The rom-com genre seems to be on the rise again in HK cinema, with productions like the “Love in a Puff” series, “SoulMate” and the present film, which has also incorporated coming-of-age elements in the setting of the changes Hong Kong experienced from the Golden Age of the 90’s until today.
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The story unfolds in two axes, one taking place in the present, when Gigi Yu has trouble with her marriage with Shing Wah, and the second 20 years before, when the two of them and Bok Man were inseparable friends in school, with the aviation club functioning as the base of their relationship.
In the present, both Gigi Yu and Shing Wah are stuck working extreme hours, she in a travel agency and he as a leader of a design team that caters mainland clients’ needs. While she seems to be the one most troubled by their alienation, she also finds that he has an affair with a Shanghai girl, and starts wondering if she has made the wrong choice between the two boys that loved her during their high school days. Subsequently, she starts searching for Bok Man, who has disappeared from their lives completely.
Adam Wong directs a very sensitive film, that uses the two axes to present a number of very interesting themes. The first one is the changes Hong Kong experienced (and continues to experience) after the handover to China, which are presented through the dreams the characters had during their school days and the reality that hits them hard in the present. The second is the teenage romance, which is depicted in a delightful way through a noble rivalry between two friends that struggle to win a girl who seems to love them both. The third is the changes that a single decision or even a single moment can bring to the lives of people, with a missed letter being the catalyst in the way the future was shaped for all three characters. The fourth is regret, a concept Wong presents as something that people should put behind, as the future is what actually matters.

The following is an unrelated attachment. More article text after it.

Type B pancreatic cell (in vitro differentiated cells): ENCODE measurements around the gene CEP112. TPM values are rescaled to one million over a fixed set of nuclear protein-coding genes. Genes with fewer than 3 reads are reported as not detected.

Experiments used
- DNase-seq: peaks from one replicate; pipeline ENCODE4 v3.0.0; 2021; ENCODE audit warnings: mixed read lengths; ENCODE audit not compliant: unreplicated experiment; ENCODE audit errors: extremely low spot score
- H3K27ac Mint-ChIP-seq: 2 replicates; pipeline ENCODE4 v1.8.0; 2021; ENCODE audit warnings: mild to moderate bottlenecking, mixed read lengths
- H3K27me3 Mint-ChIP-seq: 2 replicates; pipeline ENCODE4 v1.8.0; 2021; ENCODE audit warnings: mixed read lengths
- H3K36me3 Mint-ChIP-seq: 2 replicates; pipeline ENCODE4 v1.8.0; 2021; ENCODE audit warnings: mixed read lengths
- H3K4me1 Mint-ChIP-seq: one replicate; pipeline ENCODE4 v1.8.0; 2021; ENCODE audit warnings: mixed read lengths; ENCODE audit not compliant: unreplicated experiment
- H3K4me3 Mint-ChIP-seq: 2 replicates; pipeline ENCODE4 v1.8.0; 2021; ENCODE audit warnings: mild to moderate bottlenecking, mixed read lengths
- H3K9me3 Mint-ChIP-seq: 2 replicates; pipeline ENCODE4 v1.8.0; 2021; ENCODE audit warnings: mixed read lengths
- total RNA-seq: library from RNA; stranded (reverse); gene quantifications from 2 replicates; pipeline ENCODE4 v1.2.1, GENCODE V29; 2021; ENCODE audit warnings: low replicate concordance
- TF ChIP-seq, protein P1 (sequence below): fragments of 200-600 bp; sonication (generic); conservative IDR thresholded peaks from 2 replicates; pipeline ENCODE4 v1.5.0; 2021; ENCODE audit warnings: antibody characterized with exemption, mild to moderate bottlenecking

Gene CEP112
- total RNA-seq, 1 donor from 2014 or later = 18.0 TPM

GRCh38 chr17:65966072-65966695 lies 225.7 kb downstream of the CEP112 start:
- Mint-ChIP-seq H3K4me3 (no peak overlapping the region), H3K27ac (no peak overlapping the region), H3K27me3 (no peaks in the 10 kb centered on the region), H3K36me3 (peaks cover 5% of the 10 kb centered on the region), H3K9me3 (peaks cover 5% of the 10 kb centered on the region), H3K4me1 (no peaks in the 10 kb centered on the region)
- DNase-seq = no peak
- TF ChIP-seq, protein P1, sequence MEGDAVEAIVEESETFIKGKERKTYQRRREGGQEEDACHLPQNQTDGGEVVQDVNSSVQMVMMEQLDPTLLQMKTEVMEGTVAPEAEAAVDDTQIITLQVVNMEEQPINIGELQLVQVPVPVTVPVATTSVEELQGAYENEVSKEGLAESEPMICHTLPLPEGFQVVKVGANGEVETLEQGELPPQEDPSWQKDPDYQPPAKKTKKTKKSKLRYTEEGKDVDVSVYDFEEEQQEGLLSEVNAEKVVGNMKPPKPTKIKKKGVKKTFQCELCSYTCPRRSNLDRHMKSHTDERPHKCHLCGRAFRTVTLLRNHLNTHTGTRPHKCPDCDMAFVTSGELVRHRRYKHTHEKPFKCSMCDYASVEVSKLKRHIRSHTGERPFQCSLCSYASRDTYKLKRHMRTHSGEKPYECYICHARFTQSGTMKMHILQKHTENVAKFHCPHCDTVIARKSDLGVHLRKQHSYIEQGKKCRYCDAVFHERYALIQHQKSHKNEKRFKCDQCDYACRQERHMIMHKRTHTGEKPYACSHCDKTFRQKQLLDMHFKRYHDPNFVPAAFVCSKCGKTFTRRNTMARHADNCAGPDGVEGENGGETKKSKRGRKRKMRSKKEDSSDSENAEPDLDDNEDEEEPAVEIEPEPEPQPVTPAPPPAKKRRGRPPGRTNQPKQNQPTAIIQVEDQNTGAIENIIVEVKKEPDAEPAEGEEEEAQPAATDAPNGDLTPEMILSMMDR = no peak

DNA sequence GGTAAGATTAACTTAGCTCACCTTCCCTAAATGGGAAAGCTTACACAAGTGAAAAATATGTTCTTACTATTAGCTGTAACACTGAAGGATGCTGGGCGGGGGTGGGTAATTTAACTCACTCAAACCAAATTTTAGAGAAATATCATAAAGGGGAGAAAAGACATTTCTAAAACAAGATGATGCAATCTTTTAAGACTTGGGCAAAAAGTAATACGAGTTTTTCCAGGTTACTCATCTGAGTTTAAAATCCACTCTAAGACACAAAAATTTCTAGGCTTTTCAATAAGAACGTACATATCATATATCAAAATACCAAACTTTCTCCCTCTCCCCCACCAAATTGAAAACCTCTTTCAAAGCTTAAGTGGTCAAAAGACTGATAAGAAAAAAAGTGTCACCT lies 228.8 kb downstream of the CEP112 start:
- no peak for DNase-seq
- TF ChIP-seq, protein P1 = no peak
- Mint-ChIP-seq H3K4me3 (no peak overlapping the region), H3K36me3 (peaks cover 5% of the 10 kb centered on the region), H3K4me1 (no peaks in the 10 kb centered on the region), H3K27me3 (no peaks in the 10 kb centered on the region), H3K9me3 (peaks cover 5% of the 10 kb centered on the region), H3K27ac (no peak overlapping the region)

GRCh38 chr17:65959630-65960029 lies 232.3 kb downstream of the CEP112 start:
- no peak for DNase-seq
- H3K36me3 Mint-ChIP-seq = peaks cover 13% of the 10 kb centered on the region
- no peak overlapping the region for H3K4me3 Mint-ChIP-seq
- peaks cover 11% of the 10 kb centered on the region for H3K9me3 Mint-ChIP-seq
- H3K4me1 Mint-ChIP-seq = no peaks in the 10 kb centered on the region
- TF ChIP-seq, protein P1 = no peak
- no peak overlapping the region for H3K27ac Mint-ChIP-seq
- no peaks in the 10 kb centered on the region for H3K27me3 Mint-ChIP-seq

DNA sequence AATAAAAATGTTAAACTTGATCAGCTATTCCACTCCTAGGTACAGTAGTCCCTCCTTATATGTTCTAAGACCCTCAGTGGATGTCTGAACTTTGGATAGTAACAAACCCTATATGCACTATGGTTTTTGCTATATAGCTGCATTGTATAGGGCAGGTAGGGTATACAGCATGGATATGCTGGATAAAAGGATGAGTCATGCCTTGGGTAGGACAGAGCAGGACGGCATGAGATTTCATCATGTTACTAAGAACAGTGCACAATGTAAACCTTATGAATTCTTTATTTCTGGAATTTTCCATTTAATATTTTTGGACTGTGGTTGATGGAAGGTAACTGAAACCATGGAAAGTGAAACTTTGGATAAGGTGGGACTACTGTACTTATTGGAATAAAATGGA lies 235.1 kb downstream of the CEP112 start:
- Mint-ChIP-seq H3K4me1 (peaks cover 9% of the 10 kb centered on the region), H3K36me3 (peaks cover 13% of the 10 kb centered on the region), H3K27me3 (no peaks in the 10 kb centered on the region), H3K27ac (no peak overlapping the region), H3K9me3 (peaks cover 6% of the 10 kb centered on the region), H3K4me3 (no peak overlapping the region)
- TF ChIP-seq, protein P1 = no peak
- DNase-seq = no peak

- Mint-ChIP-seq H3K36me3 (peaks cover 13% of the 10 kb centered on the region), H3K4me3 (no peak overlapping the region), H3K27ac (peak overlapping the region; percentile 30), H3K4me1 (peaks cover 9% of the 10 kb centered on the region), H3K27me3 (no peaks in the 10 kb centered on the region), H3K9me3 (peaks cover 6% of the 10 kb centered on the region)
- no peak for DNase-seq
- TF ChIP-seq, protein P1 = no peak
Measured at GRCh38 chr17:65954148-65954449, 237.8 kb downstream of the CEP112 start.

All of the above are presented in a delightful combination of cheerfulness and drama, with the past axis focusing on the latter and the present in the former, with Wong basing the film upon this combination, as he intermingles scenes and the two elements. This tactic is benefited the most by Poon Hung Yiu and Wong’s own editing, which retains a balanced atmosphere between the two, through the elaborate succession of scenes, although, at some point, I felt like he stressed the drama a bit more, in a tactic that borders on the melodrama.
Another focal point is Hong Kong itself, its beauties and the changes that occurred during these two decades, with Tam Wai Kai presenting a number of images that highlight both.
Miriam Yeung has emerged as the queen of the rom-com genre, and this movie is a testament to the reason she has accomplished that. As adult Gigi Yu, she portrays, excellently, a woman struggling with the choices she made in the past, as she watches the man she loves moving further and further away from her. However, the one who steals the show is delightful Cecillia So as young Gigi Yu, who portrays a character who manages to appear cool at all times, despite the fact that she is torn between two boys she loves, not wishing to hurt anyone. Neo Yau as young Shing Wah and Siu Hin Ng as Bok Man are also great as they highlight a difficult relationship that has them as both best friends and rivals. The chemistry of the three is one of the film’s best assets.
“She Remembers He Forgerts” is a delightful and very entertaining movie, that transcends the rom-com and the coming-of-age genres through their combination and a number of very interesting social comments.